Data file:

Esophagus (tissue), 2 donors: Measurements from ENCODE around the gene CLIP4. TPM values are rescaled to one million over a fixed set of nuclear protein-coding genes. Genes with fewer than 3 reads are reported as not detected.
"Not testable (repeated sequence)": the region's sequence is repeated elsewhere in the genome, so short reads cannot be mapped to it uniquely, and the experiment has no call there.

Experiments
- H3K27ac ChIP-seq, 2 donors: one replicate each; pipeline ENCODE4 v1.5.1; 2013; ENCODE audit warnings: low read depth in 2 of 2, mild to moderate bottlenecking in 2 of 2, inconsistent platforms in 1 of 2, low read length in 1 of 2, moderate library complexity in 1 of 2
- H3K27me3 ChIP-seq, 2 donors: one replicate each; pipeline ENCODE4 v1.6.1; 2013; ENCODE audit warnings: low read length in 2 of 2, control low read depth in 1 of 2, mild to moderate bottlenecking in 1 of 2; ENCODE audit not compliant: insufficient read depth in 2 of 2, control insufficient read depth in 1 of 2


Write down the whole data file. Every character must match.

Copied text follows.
Esophagus (tissue), 2 donors: Measurements from ENCODE around the gene CLIP4. TPM values are rescaled to one million over a fixed set of nuclear protein-coding genes. Genes with fewer than 3 reads are reported as not detected.
"Not testable (repeated sequence)": the region's sequence is repeated elsewhere in the genome, so short reads cannot be mapped to it uniquely, and the experiment has no call there.

Experiments
- H3K27ac ChIP-seq, 2 donors: one replicate each; pipeline ENCODE4 v1.5.1; 2013; ENCODE audit warnings: low read depth in 2 of 2, mild to moderate bottlenecking in 2 of 2, inconsistent platforms in 1 of 2, low read length in 1 of 2, moderate library complexity in 1 of 2
- H3K27me3 ChIP-seq, 2 donors: one replicate each; pipeline ENCODE4 v1.6.1; 2013; ENCODE audit warnings: low read length in 2 of 2, control low read depth in 1 of 2, mild to moderate bottlenecking in 1 of 2; ENCODE audit not compliant: insufficient read depth in 2 of 2, control insufficient read depth in 1 of 2